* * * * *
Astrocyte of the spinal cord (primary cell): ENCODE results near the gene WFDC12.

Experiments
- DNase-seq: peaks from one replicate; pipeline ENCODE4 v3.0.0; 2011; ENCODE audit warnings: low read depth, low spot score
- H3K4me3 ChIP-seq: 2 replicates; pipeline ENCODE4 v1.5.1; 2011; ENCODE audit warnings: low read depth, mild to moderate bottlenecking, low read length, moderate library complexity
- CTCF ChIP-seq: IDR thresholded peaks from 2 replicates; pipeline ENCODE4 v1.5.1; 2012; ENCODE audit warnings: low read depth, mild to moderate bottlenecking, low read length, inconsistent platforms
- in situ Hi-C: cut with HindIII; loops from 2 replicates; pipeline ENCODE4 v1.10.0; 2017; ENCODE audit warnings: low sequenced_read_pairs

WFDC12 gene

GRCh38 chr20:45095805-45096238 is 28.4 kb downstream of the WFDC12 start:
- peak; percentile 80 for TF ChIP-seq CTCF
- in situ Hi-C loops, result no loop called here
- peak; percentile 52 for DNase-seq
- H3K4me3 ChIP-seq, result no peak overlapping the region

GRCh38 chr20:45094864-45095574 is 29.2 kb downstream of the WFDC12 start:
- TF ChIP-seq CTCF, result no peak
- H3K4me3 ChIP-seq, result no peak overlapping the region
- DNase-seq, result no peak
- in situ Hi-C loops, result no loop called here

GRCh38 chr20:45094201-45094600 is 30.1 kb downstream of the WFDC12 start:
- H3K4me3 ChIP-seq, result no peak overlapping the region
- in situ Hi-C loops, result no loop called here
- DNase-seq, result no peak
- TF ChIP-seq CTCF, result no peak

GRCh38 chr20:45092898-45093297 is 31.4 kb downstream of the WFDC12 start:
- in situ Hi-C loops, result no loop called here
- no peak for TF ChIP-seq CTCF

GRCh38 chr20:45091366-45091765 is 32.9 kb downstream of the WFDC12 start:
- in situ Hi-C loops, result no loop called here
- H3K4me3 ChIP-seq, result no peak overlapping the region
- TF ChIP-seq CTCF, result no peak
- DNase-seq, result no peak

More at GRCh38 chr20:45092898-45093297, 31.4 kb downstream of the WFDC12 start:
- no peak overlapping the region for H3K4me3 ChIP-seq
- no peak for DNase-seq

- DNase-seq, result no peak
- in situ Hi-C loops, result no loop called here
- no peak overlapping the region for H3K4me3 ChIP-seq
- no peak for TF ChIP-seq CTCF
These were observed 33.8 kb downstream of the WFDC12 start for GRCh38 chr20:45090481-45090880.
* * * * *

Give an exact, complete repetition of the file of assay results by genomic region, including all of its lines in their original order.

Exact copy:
Astrocyte of the spinal cord (primary cell): ENCODE results near the gene WFDC12.

Experiments
- DNase-seq: peaks from one replicate; pipeline ENCODE4 v3.0.0; 2011; ENCODE audit warnings: low read depth, low spot score
- H3K4me3 ChIP-seq: 2 replicates; pipeline ENCODE4 v1.5.1; 2011; ENCODE audit warnings: low read depth, mild to moderate bottlenecking, low read length, moderate library complexity
- CTCF ChIP-seq: IDR thresholded peaks from 2 replicates; pipeline ENCODE4 v1.5.1; 2012; ENCODE audit warnings: low read depth, mild to moderate bottlenecking, low read length, inconsistent platforms
- in situ Hi-C: cut with HindIII; loops from 2 replicates; pipeline ENCODE4 v1.10.0; 2017; ENCODE audit warnings: low sequenced_read_pairs

WFDC12 gene

GRCh38 chr20:45095805-45096238 is 28.4 kb downstream of the WFDC12 start:
- peak; percentile 80 for TF ChIP-seq CTCF
- in situ Hi-C loops, result no loop called here
- peak; percentile 52 for DNase-seq
- H3K4me3 ChIP-seq, result no peak overlapping the region

GRCh38 chr20:45094864-45095574 is 29.2 kb downstream of the WFDC12 start:
- TF ChIP-seq CTCF, result no peak
- H3K4me3 ChIP-seq, result no peak overlapping the region
- DNase-seq, result no peak
- in situ Hi-C loops, result no loop called here

GRCh38 chr20:45094201-45094600 is 30.1 kb downstream of the WFDC12 start:
- H3K4me3 ChIP-seq, result no peak overlapping the region
- in situ Hi-C loops, result no loop called here
- DNase-seq, result no peak
- TF ChIP-seq CTCF, result no peak

GRCh38 chr20:45092898-45093297 is 31.4 kb downstream of the WFDC12 start:
- in situ Hi-C loops, result no loop called here
- no peak for TF ChIP-seq CTCF

GRCh38 chr20:45091366-45091765 is 32.9 kb downstream of the WFDC12 start:
- in situ Hi-C loops, result no loop called here
- H3K4me3 ChIP-seq, result no peak overlapping the region
- TF ChIP-seq CTCF, result no peak
- DNase-seq, result no peak

More at GRCh38 chr20:45092898-45093297, 31.4 kb downstream of the WFDC12 start:
- no peak overlapping the region for H3K4me3 ChIP-seq
- no peak for DNase-seq

- DNase-seq, result no peak
- in situ Hi-C loops, result no loop called here
- no peak overlapping the region for H3K4me3 ChIP-seq
- no peak for TF ChIP-seq CTCF
These were observed 33.8 kb downstream of the WFDC12 start for GRCh38 chr20:45090481-45090880.